Saccos report high liquidity even as Covid-19 strikes

BySacco Review

Oct 22, 2020
Sacco members being served at the Registration Desk ahead of Bandari Sacco's 44th ADM.

By Sammy Chivanga

When Covid-19 struck, it was expected that many Savings and Credit Cooperative Societies (Saccos) would face their biggest liquidity test.

And as an increased number of Sacco members applied for consumption loans, Sacco leaders such as the Kenya Union of Savings and Credit Co-operatives Ltd (Kuscco) called for caution.

But in a surprise turn of events, Saccos are now emerging from the pandemic awash with liquidity after applications for development and business loans dropped.

Sacco leaders say that the increased demand for consumption loans—usually of lower value compared to development and business loans—eased with time.

However, with many businesses and individuals putting on hold key plans such as expansion and improvement of infrastructure, development and business loans reduced, leaving Saccos with higher liquidity.

Safaricom Sacco CEO Joseph Njoroge says that the Sacco experienced a unique problem—that of a build-up in liquidity as members who were eying investments adopted a wait-and see approach due to Covid-19 situation.  

“The loan applications really went down. The month of April was the worst but it later picked by July. The issue of wait and see played,” said Njoroge.  

“People were only taking loans for consumption but most of our members kept off the big loans meant for development.”

The consumption loans were handled via its Pamoja loan, a six-month loan product priced at 0.8 per cent it introduced when Covid-19 struck.

The Kenya Police Sacco also experienced a similar situation of a build-up in liquidity, according to chairman David Mategwa.

We were projecting people to take more loans but they did not reach the level we had anticipated. We were prepared for the crisis and we didn’t feel stretched,” said Mategwa.

The Sacco has been increasing its capital position over time and building its reserve levels, which Mategwa says offered a strong buffer.

For Boresha Sacco, CEO Moses Chebor says that save for public school teachers, other members struggled to keep up with loans servicing.

However, he reckons that monthly loan applications went down after the virus struck Kenya on March 13, and this meant that the sacco found itself with excess money.

He says the focus will now be on rescheduling repayments for existing loans and hope that the demand for new loans will start rising as the economy gradually reopens.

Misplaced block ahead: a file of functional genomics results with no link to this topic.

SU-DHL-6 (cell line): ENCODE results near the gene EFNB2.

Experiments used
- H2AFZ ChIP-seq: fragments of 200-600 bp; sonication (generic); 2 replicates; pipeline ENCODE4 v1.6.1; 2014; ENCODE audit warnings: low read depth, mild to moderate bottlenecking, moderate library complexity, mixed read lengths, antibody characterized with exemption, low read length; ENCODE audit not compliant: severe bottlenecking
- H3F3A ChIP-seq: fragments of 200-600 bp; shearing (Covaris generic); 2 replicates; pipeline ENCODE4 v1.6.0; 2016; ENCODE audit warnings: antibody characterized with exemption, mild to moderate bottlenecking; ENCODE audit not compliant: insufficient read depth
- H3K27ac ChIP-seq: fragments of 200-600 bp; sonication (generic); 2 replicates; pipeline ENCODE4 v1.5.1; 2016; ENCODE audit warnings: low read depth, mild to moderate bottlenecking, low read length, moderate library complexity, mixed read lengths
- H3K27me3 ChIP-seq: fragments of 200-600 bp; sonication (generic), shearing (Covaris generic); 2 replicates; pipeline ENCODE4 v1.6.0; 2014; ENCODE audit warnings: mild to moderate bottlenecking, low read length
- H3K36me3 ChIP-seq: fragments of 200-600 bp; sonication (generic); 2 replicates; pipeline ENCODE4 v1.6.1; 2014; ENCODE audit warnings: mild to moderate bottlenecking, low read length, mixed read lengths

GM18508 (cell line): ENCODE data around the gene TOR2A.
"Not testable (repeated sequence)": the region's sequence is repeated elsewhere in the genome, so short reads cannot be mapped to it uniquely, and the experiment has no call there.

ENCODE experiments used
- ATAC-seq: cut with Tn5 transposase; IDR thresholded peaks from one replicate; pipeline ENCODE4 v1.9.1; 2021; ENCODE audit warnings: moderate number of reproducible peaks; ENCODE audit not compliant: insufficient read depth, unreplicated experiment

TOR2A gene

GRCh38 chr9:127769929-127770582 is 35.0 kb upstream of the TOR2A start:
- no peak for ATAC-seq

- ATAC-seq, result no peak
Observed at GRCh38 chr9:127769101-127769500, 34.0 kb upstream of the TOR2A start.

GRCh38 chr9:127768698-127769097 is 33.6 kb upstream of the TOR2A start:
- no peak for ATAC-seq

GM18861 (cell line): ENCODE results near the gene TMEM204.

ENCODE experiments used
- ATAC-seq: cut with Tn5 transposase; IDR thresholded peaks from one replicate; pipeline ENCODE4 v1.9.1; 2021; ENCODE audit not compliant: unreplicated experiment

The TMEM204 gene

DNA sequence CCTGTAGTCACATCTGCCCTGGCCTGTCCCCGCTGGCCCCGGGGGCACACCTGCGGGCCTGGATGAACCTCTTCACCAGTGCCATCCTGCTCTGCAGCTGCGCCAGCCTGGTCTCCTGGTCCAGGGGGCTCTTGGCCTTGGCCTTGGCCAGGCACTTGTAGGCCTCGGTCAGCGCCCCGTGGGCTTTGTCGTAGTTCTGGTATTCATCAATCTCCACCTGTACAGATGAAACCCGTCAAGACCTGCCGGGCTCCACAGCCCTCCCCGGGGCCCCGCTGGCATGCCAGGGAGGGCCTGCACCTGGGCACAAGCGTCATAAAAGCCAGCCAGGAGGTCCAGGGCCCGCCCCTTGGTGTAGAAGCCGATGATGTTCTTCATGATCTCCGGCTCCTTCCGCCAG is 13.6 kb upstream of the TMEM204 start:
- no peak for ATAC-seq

“Our lending came down from about Sh100 million per month to below Sh80 million. We didn’t know who to lend to and people were also shying off from loans,” said Chebor.

Imarika Sacco chairman Renson Ndoro told the Sacco Review that his organisation also experienced a similar situation.

He says that whereas there were some members who were going for survival loans, most of the members were not even willing to take loans because of the damaged business environment.

 “In fact our liquidity levels rose because most of our members never came for loans due to the market situation. People were fearing about where to invest in Covid-19 environment,” said Ndoro.

Imarika Sacco CEO Daniel Masha said the sacco had to turn more into risk-based lending especially for businesses and members who had been laid off.

“We emphasised on risk-based lending to safeguard against high risk of default. We found ourselves with a lot of liquidity in the process,” said Masha.

Ndoro expects loan applications to start rising gradually in line with the easing of Covid-19 control measures.

Trans Nation Sacco CEO Luncham Mugambi says the decision by the government to keep paying teachers—majority who make up the Sacco— helped the Sacco avoid a cash crunch.

“We only felt a drop in business loans but other areas of business continued. That is why we afforded to open a new branch in Moyale,” said Mugambi.

Sacco Societies Regulatory Authority (Sasra) liquidity ratio guidelines requires deposit-taking (DT)- Saccos to at all times maintain a minimum of 15 per cent of its savings deposits and short-term liabilities in liquid assets.

The liquidity ratio is an important measurement parameter of how fast or quick a DT-Sacco is able to meet its short-term obligations.

Sasra says that the most critical of such short-term obligations are the payment on demand of the savings (FOSA) deposits.

In the aggregate, Sasra report shows that DT-Saccos last year maintained a liquidity ratio at 50.92 per cent, well above the prescribed minimum of 15 per cent.

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